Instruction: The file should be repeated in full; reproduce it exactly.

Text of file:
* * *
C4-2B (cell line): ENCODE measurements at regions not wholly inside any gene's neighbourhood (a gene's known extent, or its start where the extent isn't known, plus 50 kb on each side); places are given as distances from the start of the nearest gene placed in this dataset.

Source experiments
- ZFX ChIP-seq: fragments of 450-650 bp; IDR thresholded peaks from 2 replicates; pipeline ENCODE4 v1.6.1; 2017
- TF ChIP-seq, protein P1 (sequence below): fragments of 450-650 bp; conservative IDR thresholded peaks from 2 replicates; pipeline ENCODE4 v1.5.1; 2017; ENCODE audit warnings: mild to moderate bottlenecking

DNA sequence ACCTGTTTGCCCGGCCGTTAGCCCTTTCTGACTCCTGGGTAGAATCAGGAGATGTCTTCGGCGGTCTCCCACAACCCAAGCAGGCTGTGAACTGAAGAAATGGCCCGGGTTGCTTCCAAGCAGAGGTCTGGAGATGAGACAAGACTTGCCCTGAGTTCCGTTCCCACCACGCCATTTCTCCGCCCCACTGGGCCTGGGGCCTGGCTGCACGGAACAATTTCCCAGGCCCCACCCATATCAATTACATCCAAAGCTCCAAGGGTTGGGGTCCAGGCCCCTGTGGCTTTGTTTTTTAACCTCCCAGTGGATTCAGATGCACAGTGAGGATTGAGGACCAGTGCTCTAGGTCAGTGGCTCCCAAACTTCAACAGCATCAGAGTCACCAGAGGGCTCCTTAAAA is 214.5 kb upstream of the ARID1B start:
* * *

C4-2B (cell line): ENCODE measurements at regions not wholly inside any gene's neighbourhood (a gene's known extent, or its start where the extent isn't known, plus 50 kb on each side); places are given as distances from the start of the nearest gene placed in this dataset.

Source experiments
- ZFX ChIP-seq: fragments of 450-650 bp; IDR thresholded peaks from 2 replicates; pipeline ENCODE4 v1.6.1; 2017
- TF ChIP-seq, protein P1 (sequence below): fragments of 450-650 bp; conservative IDR thresholded peaks from 2 replicates; pipeline ENCODE4 v1.5.1; 2017; ENCODE audit warnings: mild to moderate bottlenecking

DNA sequence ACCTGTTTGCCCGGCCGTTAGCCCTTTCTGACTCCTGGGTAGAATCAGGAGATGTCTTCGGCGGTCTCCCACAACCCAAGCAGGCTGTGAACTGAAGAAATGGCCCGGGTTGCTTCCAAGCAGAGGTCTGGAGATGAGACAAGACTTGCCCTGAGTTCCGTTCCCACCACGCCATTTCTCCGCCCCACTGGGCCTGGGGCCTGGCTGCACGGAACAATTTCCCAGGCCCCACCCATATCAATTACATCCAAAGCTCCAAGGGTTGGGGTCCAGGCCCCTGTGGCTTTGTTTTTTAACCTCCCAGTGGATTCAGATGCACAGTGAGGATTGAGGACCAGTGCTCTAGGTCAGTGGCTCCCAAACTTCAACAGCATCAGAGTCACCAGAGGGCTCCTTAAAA is 214.5 kb upstream of the ARID1B start: